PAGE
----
Rowman and Littlefield International

Biopolitical Governance

Race, Gender and Economy

Edited by Hannah Richter

Part of the series Global Political Economies of Gender and Sexuality

Publication Date: May 2018

Pages 272

Paperback 9781786602701
£27.95 €39.95 $41.95
Hardback 9781786602718
£85.00 €119.00 $125.00
Ebook - PDF 9781786602725
£27.99 €39.99 $40.99

For years critical theorists and Foucauldian biopolitical theorists have argued against the Aristotelian idea that life and politics inhabit two separate domains. In the context of receding social security systems and increasing economic inequality, within contemporary liberal democracies, life is necessarily political.

This collection brings together contributions from both established scholars and researchers working at the forefront of biopolitical theory, gendered and sexualised governance and the politics of race and migration, to better understand the central lines along which the body of the governed is produced, controlled or excluded.

Introduction: The Two Bodies of Biopolitics, Hannah Richter

Part I: The Politics of Life Beyond Foucault

Chapter 1: Foucault and the Two Approaches to Biopolitics, Marco Piasentier

Chapter 2: The Life Function: The Biopolitics of Sexuality and Race Revisited, Jemima Repo

Chapter 3: “Measurement of Life”: The Disciplinary Power of Racism, Hidefumi Nishiyama

Part II: Mapping Intersectional Geographies of the Body: Race, Gender, Sexuality, Economy

Chapter 4: Homo Sacer is Syrian: Movement-Images from the European “Refugee Crisis”, Hannah Richter

Chapter 5: The Biopolitical Economy of “Guest” Worker Programs, Greg Bird

Chapter 6: The Biopolitics of Donation: Gender, Labour and Motherhood in the Tissue Economy, Maria Fannin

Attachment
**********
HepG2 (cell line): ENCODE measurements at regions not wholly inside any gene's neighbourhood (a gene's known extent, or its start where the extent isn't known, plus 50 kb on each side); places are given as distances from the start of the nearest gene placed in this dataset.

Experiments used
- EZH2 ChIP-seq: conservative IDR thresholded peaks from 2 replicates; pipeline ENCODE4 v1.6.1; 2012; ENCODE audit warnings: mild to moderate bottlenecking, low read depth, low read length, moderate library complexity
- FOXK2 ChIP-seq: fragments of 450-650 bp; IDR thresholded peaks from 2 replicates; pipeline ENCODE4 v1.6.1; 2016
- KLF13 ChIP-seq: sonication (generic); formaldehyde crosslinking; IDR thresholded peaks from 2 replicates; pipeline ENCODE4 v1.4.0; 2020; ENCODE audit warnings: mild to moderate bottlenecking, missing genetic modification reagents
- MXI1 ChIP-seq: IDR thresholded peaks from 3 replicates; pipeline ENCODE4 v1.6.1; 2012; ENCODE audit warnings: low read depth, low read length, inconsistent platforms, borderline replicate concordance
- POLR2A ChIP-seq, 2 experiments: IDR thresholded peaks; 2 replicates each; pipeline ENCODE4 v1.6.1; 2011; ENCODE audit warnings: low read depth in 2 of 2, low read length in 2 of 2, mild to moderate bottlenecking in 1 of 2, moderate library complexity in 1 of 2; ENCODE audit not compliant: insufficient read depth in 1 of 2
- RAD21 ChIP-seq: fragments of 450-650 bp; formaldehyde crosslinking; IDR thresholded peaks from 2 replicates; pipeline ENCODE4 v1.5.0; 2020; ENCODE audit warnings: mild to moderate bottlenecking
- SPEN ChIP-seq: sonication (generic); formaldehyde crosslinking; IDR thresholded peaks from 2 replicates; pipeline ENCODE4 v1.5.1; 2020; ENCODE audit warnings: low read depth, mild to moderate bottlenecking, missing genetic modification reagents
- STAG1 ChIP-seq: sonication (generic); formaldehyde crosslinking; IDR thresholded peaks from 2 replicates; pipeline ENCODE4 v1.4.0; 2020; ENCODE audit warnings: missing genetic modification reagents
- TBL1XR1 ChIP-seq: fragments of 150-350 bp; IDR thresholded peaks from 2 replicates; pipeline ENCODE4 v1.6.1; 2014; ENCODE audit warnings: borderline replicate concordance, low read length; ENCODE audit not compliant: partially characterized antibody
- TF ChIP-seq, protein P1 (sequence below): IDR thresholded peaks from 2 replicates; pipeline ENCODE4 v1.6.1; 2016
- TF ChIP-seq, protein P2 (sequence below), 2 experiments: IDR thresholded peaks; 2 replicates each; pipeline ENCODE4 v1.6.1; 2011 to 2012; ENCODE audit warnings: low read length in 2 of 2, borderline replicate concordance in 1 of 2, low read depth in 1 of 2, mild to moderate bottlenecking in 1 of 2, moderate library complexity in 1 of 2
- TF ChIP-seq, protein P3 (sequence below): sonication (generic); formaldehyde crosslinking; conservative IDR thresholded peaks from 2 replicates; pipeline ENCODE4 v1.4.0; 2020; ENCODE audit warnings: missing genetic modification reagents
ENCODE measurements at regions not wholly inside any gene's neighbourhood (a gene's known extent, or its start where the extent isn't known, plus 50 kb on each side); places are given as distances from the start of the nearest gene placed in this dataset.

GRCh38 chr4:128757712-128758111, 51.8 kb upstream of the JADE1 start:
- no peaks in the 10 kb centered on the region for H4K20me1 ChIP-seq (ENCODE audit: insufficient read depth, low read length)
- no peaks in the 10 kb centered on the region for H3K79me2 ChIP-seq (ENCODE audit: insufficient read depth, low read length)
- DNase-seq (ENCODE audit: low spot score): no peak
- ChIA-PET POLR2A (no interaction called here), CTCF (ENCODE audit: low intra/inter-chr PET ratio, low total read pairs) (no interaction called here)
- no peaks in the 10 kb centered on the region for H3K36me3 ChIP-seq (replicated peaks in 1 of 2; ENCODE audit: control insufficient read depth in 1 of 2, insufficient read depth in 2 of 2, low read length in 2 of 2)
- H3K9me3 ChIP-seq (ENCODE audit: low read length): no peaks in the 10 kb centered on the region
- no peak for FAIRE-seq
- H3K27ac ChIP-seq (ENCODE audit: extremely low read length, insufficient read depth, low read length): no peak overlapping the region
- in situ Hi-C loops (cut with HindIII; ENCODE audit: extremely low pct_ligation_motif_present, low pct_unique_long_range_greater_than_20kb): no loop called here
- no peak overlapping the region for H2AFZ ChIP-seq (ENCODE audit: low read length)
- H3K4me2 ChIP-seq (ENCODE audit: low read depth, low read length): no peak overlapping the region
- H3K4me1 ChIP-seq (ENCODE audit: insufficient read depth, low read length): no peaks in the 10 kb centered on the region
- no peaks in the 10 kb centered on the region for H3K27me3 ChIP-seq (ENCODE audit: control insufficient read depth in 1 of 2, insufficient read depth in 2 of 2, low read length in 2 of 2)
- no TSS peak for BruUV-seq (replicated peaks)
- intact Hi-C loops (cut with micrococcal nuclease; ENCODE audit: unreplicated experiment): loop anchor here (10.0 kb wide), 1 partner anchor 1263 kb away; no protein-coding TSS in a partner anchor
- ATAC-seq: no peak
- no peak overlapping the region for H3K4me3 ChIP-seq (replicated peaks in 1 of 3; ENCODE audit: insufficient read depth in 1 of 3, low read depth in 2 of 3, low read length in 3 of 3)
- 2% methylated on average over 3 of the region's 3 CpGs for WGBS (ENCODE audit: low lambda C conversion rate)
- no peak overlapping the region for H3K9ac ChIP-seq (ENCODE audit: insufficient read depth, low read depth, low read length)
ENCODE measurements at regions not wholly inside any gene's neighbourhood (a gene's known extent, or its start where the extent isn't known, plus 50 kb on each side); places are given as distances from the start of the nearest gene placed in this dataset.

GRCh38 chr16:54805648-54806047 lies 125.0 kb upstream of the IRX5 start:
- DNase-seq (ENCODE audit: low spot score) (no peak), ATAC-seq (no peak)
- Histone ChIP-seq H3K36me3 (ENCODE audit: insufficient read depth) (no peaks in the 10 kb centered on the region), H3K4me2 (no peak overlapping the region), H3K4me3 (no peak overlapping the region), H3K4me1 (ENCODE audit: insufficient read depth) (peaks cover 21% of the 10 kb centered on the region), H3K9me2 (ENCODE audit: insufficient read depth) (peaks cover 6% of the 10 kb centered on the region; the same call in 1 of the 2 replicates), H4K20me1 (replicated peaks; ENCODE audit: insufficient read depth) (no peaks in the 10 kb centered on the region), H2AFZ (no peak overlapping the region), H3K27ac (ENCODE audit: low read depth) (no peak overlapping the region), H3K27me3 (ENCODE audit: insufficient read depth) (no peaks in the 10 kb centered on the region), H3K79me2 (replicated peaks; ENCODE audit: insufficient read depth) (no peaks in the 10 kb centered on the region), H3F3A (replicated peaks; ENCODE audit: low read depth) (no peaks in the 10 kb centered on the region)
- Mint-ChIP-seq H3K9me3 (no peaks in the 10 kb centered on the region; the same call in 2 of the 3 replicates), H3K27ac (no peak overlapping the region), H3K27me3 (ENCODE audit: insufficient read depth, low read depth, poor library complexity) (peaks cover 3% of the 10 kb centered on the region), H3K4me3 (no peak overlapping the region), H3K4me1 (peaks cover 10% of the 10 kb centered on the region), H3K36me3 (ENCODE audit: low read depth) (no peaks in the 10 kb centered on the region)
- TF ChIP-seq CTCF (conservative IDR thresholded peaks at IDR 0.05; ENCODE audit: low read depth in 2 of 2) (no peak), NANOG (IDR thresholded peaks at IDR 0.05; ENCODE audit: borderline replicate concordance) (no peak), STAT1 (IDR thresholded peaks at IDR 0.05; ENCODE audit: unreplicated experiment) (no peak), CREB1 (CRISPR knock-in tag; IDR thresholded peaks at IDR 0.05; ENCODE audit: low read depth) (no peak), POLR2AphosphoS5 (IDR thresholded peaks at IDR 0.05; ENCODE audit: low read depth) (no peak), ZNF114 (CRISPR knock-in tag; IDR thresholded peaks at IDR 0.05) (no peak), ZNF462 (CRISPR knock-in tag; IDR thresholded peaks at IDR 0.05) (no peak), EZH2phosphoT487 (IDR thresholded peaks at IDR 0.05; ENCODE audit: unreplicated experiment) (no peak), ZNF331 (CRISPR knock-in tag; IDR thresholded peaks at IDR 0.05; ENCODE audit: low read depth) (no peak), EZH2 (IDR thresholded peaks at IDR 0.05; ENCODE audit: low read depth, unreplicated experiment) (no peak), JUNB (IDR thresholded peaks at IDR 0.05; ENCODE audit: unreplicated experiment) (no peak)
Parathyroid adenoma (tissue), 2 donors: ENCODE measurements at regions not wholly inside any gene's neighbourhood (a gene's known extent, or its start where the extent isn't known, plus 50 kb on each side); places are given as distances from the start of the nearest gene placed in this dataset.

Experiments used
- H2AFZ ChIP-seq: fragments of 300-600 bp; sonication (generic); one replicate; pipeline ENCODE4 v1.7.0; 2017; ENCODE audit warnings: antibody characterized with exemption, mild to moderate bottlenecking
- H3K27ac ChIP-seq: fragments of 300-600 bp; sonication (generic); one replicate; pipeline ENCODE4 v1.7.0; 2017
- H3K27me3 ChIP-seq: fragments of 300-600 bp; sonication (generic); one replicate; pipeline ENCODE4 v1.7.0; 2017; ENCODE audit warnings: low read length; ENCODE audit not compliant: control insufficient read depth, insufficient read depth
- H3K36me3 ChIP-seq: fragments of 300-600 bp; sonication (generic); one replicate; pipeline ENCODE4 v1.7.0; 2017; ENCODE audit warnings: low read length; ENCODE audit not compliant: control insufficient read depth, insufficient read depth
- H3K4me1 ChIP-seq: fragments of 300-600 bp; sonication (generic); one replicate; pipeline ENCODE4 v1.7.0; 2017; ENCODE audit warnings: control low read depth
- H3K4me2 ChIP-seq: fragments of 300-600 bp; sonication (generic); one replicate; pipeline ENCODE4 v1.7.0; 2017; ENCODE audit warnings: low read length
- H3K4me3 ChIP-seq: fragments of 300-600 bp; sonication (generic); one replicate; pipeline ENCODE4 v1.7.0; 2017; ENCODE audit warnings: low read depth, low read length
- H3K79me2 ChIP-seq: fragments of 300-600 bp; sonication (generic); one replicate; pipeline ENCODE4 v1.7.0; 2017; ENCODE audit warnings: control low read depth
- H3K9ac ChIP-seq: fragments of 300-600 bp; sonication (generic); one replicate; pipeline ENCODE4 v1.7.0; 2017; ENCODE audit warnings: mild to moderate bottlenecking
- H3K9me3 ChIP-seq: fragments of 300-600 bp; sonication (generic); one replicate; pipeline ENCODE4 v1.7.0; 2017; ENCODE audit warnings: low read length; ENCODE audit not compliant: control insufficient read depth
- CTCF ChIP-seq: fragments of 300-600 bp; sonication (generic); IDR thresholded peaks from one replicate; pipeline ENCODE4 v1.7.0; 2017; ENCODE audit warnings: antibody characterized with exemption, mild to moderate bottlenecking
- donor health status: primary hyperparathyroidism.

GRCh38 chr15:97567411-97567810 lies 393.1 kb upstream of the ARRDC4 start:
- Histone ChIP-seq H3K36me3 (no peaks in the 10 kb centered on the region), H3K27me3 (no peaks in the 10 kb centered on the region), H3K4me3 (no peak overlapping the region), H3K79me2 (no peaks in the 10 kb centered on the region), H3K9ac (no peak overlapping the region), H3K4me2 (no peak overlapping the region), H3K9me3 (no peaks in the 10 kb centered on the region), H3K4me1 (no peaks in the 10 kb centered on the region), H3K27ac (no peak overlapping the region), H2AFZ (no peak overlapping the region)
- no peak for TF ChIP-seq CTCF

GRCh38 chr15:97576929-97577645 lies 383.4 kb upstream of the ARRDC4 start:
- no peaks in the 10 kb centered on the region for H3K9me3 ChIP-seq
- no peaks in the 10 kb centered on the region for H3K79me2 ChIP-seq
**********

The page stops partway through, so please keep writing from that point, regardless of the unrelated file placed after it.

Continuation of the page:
Chapter 7: Mapping the Will for Otherwise: Towards an Intersectional Critique of the Biopolitical System of Neoliberal Governmentality, Charlie Yi Zhang

Part III: Embodied Life: Erasure, Contagion, Immunisation

Chapter 8: On the Government of Bisexual Bodies. Asylum Case Law and the Biopolitics of Bisexual Erasure, Christian Klesse

Chapter 9: A Death-Bound Subject: The Gravedigger of the Unmarked Mass Graves in Kashmir, Shubranshu Mishra

Chapter 10: Biopolicing the Crisis: Gendered and Racialised “Health Threats” and Neoliberal Governmentality in Greece and Beyond, Dimitra Kotouza

Chapter 11: Suffocation and the Logic of Immunopolitics, Benoît Dillet

Hannah Richter should be congratulated on gathering such a rich collection of research, analysing the biopolitical mechanisms of racialisation and gender/sexual normalisation and their specific operational logics. This is a major contribution to Foucauldian scholarship, with contemporary explorations of how both governmental and resistant power are produced at the bodily intersection of race, sex, gender, economic value and citizenship status.
David Chandler, Professor of International Relations, University of Westminster
A theoretically sophisticated and empirically original text. Its authors argue with and beyond Foucault on both counts. Most especially useful is the way the text covers the areas that Foucault, and others, have been most criticised for neglecting. Populations and bodies are not what they used to be. Richter and her contributors take biopolitical analysis into a new age.
Michael Dillon, Emeritus Professor of Politics, Lancaster University
By testing the limits of the notion of population, this collection of essays shows that Foucault’s biopolitics continues to inspire original research. Gender, race and economy are constitutive elements of biopolitical governance, but they also produce unpredictable assemblages that a unified understanding of population does not capture. An exciting reading for both supporters and opposers of Foucault’s biopolitics.
Federico Luisetti, Professor of Italian Studies, University of St. Gallen
Richter and colleagues provide a timely engagement with the often-forgotten problem of embodied governmental production. By creatively challenging the continuous, if normalised, splitting of the two bodies of governmental power, they offer a fresh perspective from which to think about the politically productive body of the governed. Their work pushes the problem of the valuation of life two steps further.
Luis Lobo-Guerrero, Professor of History and Theory of International Relations, University of Groningen
Hannah Richter is Lecturer in Politics and International Relations at the University of Hertfordshire, UK, as well as PhD Candidate in Political and Social Thought at the University of Kent, UK.

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